There’s something in the air – and it’s the air!
Can it (like water) be commodified, or at least physically and/or intellectually packaged in some manner that gives it measurable monetary value? The answer would seem to be yes. Just recently, for instance, someone evidently committed to pay $10,000 in support of a Kickstarter project, in exchange for “Fresh Air,” by Praxis:
This is a unique piece, only this one is for sale. The air you are purchasing is like buying an endless tank of oxygen. No matter where you are, you always have the ability to take a breath of the most delicious, clean-smelling air that the earth can produce.
“The Museum of Non-Visible Art” that this Kickstarter campaign supports has gotten some attention, at least partly because James Franco is involved. But it interested me because it’s only been a month or two since I’d read a column by Dan Ariely in the May 2011 Harvard Business Review, provocatively titled “The Upside of Useless Stuff.” In it, Ariely basically argued that “getting people to want things they don’t really need may be far more valuable to society than we think.” And to make his point, he offered up a hypothetical product: “beautiful bottles of air.” Naturally this would be branded air – with a fancy name, Respirer (“ress-pire-AY — it’s French!” he clarifies), backed by an ad campaign celebrating its purity, plus endorsements from the likes of Kate Winslet. “Respirer would be a runaway hit,” Ariely wrote.
Coincidentally, BLDG BLOG had a highly interesting post not long after that, inspired by a trial in Florida where a “can of air” has become a piece of evidence. From this I learned that Marchel Duchamp once exhibited a small glass ampoule as a readymade titled 50 cc of Paris Air. The object is now in the collection of the Philadelphia Museum of Art, which reports that Duchamp “purchased this ‘empty’ ampoule from a pharmacist in Paris as a souvenir,” in 1919 – and adds that the thing was broken in 1949, “thus begging the question: Is the air [in the repaired version] even from Paris anymore?”
Note that Duchamp nods in the general direction of intrinsic properties of the item for sale, by specificying "Paris" air. But even that nod falls well short of the sales pitch offered by the "oxygen bars" that popped up a few years back, offering what sounded like air of quasi-narcotic quality. So far as I know, that "trend" never got any further than the usual Style Sections, possibly because it leaned too heavily on the promise of a tangible payoff. But it was fun to read about.
Anyway, all this thinking on the subject of adding value to air reminded me that earlier this year The Dieline presented images of prettily packaged “Canned Air From Prague,” spelling out the precise breakdown of the air-collection points, and promising the “product is 100% organic.” It turned out to be an April Fool’s joke.
I thought I’d come across Canned Air from Prague on a different blog, box vox, and while searching there I encountered yet another variation on this subject: packaged and branded bad air. Specifically: “Genuine Los Angeles Smog” (which box vox proprieter Randy Ludacer noted, back in 2009, in connection with “Canned Radiation” from Three Mile Island, and the packaging of the “gag gift”).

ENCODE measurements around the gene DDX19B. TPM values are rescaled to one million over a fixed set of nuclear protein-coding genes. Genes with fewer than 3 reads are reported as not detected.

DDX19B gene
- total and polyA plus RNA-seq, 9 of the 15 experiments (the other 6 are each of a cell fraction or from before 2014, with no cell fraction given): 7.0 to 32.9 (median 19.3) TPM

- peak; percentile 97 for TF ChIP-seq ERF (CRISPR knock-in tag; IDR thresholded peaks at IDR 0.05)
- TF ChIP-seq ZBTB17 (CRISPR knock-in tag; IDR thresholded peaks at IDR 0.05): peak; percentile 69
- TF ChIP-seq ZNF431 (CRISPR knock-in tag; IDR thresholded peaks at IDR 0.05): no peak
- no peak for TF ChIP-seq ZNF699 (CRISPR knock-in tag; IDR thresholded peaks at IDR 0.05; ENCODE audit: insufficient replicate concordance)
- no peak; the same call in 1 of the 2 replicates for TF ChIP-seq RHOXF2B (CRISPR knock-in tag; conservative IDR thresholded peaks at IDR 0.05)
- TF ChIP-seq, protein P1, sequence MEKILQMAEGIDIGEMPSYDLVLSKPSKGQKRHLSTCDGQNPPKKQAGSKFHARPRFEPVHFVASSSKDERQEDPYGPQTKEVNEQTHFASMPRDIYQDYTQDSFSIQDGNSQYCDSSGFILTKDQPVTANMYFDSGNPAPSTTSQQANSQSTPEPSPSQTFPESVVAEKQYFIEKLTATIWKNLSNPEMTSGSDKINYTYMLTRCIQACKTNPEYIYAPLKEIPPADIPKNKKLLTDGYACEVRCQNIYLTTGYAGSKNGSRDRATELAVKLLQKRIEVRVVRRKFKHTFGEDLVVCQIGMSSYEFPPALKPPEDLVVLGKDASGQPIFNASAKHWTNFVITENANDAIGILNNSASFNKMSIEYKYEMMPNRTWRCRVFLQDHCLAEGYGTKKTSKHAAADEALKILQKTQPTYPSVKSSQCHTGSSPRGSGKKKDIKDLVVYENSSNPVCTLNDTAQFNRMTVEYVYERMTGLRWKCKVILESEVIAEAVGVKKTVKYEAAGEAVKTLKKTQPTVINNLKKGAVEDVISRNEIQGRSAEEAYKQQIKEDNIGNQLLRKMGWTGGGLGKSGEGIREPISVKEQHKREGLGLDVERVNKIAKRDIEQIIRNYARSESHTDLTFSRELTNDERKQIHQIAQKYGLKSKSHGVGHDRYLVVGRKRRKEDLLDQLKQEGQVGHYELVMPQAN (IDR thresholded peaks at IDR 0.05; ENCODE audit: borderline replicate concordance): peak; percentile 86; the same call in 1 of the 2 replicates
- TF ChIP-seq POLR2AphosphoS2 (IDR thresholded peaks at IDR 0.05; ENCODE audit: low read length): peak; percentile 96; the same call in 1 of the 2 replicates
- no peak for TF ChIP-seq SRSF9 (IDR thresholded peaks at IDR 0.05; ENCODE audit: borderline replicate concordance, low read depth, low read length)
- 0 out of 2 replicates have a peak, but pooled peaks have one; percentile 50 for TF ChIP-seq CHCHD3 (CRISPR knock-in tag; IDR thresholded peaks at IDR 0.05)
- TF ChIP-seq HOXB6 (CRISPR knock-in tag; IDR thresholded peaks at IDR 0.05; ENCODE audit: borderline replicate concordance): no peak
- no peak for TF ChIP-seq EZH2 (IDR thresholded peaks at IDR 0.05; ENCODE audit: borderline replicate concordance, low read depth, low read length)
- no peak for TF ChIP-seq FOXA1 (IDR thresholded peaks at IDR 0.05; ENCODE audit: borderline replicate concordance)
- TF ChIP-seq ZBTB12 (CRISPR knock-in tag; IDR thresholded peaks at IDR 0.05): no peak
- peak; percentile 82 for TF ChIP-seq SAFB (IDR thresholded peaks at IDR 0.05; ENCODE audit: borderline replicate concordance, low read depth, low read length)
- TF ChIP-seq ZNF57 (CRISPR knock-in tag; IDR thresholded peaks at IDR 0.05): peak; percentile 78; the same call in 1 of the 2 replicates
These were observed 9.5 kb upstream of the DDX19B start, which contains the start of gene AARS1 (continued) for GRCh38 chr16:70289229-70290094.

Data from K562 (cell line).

Finally, just now, while putting this post together, I discovered that BLDG BLOG has also touched on the idea of selling bad air in the past, picking up on a comment by Alexis Madrigal a while back suggesting the creation of “Chinese air bars” (a perverse twist on the "oxygen bar" fad) so that “people around the world can temporarily experience what it's like to breathe the polluted city air of China,” BLDG BLOG summarized. “China, home to some of the most polluted cities in the world, could thus capitalize on its newest export: vials of urban atmosphere.”
Clearly what all this suggests is that there is room for differentiation in the air category, which naturally brings us back to Ariely’s conjectural product Respirer. His HBR column suggested (not quite seriously, but not quite not) that branded air could motivate economic productivity: “Multiply the desire for Respirer by thousands of products of varying levels of utility: iPads, leather couches, crystal martini glasses, cars, garden gnomes.” When we talk about the evolution of capitalism, he concluded, “let’s not discount the role of aspiration and the desire for incremental luxuries – things we want but don’t necessarily need.”
Ariely, a psychology professor at Duke who is perhaps best known as the author of Predictably Irrational and The Upside of Irrationality, happens to be one of the more creative designers of behavioral-economics experiments, and I’ve admired his research in that field for years. In fact, back in 2008, I did a small project with some students at SCAD in which I used consumer-behavior research findings as inspiration for T-shirt notions, which the students conceptualized and illustrated. One of these came straight from Ariely’s work: In an excellent exploration of the placebo effect, he and his research colleagues found that a completely fictional painkiller they called Veladone (which was actually just vitamin C) was far more effect at $2.50 a pill than at 10 cents a pill. And so Angie Moramarco dreamed up a Veladone-RX logo; the T sold nicely, as I recall.
I am now sorely tempted to revive this old project in order to promote the imaginary Respirer brand. The T-shirts this time would of course have to be more expensive, given the luxury positioning. But as incentive, each would be packed in envelope just roomy enough to contain, yes, a little bit of air: Call it a sample of Respirer, that most rarified air, available to any paying customer, for an additional charge of nothing at all.